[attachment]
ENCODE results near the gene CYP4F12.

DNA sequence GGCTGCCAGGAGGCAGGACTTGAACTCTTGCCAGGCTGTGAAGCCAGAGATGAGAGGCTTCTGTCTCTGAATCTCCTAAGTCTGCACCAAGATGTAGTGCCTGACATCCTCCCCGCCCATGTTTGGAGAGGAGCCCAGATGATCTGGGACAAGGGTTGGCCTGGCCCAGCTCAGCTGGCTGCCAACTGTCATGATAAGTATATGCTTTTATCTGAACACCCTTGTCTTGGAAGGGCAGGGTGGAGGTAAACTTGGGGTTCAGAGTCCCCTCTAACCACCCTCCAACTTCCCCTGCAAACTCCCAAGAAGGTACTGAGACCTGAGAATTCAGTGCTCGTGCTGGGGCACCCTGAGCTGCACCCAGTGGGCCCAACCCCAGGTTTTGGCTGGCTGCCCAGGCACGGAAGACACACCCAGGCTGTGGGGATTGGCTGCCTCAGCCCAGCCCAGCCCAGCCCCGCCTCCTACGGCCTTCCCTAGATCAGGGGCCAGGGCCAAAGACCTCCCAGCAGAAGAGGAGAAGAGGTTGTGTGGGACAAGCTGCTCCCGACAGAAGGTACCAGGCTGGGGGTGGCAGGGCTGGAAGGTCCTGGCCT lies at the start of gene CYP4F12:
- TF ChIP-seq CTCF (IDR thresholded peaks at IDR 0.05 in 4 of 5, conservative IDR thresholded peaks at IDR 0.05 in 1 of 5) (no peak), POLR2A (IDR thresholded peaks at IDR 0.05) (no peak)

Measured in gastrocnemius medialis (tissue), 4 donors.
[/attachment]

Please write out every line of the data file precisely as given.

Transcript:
ENCODE results near the gene CYP4F12.

DNA sequence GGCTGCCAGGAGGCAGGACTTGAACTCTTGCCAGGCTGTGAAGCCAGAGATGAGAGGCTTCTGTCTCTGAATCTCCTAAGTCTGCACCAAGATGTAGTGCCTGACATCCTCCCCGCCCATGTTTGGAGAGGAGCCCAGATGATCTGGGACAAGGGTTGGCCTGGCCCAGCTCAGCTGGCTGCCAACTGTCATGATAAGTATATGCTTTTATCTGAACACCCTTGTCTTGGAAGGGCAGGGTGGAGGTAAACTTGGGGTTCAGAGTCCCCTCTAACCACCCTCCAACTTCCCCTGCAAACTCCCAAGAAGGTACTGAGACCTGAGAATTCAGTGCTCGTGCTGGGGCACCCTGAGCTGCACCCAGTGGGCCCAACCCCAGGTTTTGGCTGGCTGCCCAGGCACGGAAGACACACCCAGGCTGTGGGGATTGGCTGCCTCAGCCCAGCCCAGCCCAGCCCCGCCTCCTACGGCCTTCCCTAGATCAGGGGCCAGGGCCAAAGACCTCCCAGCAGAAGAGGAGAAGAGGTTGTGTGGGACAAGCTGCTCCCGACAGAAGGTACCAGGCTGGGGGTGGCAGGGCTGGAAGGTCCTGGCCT lies at the start of gene CYP4F12:
- TF ChIP-seq CTCF (IDR thresholded peaks at IDR 0.05 in 4 of 5, conservative IDR thresholded peaks at IDR 0.05 in 1 of 5) (no peak), POLR2A (IDR thresholded peaks at IDR 0.05) (no peak)

Measured in gastrocnemius medialis (tissue), 4 donors.